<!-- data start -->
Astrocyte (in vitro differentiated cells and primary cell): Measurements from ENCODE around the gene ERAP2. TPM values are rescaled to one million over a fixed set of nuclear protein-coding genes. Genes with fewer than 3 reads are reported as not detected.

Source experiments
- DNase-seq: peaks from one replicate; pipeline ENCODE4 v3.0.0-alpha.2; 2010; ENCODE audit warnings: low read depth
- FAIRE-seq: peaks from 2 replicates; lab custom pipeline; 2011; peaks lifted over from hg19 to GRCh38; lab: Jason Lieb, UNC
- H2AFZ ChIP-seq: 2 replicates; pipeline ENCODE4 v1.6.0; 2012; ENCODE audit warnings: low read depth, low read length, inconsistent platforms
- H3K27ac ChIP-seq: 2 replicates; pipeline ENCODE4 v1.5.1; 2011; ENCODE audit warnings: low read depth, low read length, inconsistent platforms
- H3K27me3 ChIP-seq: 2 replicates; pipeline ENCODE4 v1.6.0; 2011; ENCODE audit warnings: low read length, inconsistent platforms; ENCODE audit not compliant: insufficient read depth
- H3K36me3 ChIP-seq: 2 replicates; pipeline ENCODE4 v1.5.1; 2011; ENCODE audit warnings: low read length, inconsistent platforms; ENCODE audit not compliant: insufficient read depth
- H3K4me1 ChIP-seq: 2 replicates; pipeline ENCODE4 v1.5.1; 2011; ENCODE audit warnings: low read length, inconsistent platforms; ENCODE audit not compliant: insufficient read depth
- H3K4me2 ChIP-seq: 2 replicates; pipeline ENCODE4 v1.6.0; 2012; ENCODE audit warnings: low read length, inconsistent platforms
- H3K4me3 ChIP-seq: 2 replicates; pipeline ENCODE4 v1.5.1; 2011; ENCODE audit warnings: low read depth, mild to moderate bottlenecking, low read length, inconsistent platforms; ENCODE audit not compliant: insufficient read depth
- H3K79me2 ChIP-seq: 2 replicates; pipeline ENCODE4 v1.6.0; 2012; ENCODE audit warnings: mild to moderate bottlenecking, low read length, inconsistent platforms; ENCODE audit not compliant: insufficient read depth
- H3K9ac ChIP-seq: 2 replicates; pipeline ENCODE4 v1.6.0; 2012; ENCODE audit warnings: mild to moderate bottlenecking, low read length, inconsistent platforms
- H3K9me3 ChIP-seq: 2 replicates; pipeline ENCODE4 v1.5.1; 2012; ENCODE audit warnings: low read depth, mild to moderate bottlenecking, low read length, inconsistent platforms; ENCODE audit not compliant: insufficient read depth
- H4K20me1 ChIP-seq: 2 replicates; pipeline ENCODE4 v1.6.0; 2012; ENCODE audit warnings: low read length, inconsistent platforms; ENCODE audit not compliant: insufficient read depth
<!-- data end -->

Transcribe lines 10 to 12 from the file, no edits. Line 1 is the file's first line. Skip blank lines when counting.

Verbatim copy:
- H3K4me2 ChIP-seq: 2 replicates; pipeline ENCODE4 v1.6.0; 2012; ENCODE audit warnings: low read length, inconsistent platforms
- H3K4me3 ChIP-seq: 2 replicates; pipeline ENCODE4 v1.5.1; 2011; ENCODE audit warnings: low read depth, mild to moderate bottlenecking, low read length, inconsistent platforms; ENCODE audit not compliant: insufficient read depth
- H3K79me2 ChIP-seq: 2 replicates; pipeline ENCODE4 v1.6.0; 2012; ENCODE audit warnings: mild to moderate bottlenecking, low read length, inconsistent platforms; ENCODE audit not compliant: insufficient read depth